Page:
sulfanilamide


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sulfanilamide

 [sul″fah-nil´ah-mīd]
a potent antibacterial compound. Although replaced as a systemic agent by more effective and less toxic derivatives, and by antibiotics; it is still used vaginally in the treatment of vulvovaginal candidiasis.

sul·fa·nil·a·mide

(sŭl'fă-nil'ă-mīd),
The first sulfonamide used for its chemotherapeutic effect in infections.

sulfanilamide

(sŭl′fə-nĭl′ə-mīd′, -mĭd)
n.
A white, odorless crystalline sulfonamide, C6H8N2SO2, used in the treatment of various bacterial infections.

sulfanilamide

[sul′fah-nil′ah-mīd]
a potent antibacterial compound. Although replaced as a systemic agent by more effective and less toxic derivatives and by antibiotics, it is still used vaginally in the treatment of vulvovaginal candidiasis.

sulfanilamide

a potent antibacterial compound, the first of the sulfonamides, the first real antibacterial and the drug that opened the door into the antibiotic era.
References in periodicals archive ?
The sulfa drugs sulfanilamide, sulfapyridine, and sulfathizole prepared by organic chemistry students were tested in microbiology experiments.
1938) Pathologic effects of elixir of sulfanilamide (diethylene glycol poisoning).
The Griess reagent consists of sulfanilamide (58 mM in 3 M HCl) and N-1-naphtylethylenediamine (722 [micro]M).
In 1937, more than a hundred people died in the United States as a result of using a drug formulated with a toxic solvent in what came to be known as the Elixir Sulfanilamide Tragedy.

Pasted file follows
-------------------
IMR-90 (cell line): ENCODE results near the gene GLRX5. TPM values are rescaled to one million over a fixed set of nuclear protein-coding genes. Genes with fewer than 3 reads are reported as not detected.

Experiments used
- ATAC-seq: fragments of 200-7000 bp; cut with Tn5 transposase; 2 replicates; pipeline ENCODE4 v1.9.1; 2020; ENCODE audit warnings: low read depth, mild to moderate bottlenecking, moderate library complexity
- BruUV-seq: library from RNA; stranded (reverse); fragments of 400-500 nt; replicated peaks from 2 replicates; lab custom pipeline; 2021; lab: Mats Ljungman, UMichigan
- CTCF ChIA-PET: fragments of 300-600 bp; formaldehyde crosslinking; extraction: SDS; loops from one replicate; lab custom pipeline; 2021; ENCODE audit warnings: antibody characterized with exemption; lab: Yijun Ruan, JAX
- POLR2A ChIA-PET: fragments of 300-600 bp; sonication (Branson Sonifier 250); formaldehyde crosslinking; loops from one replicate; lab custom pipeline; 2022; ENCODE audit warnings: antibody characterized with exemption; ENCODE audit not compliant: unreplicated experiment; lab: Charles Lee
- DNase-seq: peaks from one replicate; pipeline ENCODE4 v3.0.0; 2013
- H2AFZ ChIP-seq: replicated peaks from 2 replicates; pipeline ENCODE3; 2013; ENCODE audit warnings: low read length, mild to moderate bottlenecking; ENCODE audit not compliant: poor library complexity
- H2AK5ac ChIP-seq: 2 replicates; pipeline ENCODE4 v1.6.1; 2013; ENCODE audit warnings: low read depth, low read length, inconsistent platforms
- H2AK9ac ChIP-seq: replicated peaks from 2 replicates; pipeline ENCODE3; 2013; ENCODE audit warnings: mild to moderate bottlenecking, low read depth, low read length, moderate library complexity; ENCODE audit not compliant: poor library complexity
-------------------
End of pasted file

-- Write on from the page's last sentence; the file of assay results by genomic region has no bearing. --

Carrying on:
Carol Ballentine, Taste of Raspberries, Taste of Death: The 1937 Elixir Sulfanilamide Incident, FDA CONSUMER, June 1981, available at http://www.
Rocky was treated for sulfanilamide, Bactrim, and Septra (found in meats which putatively block sulfur metabolism in the whole body), 23 different mercury salts, cadmium diazinon, DDT-DDE, insulin, pancreas, benzene, xylene, toluene, dioxin, HGH, PCBs, heptachlor, testosterone, formaldehyde-formic acid, petroleum, atrazine, carbon tetrachloride, methyl ethyl ketone, glucagon, leptin, liver, and heart.
For example, the predecessor of the Food and Drug Administration was empowered to demand premarket approval of drags as a result of poisoning by elixir sulfanilamide in 1937.
24) See Deaths Following Elixir of Sulfanilamide-Massengill, 109 JAMA 1367, 1367 (1937); see also Carol Ballentine, Taste of Raspberries, Taste of Death: The 1937 Elixir Sulfanilamide Incident, FDA CONSUMER, June 1981, at 18, 21.
5 by coupling diazotized sulfanilamide with N-(1-naphthyl)-ethylenediamine dihydrochloride (NED dihydrochloride).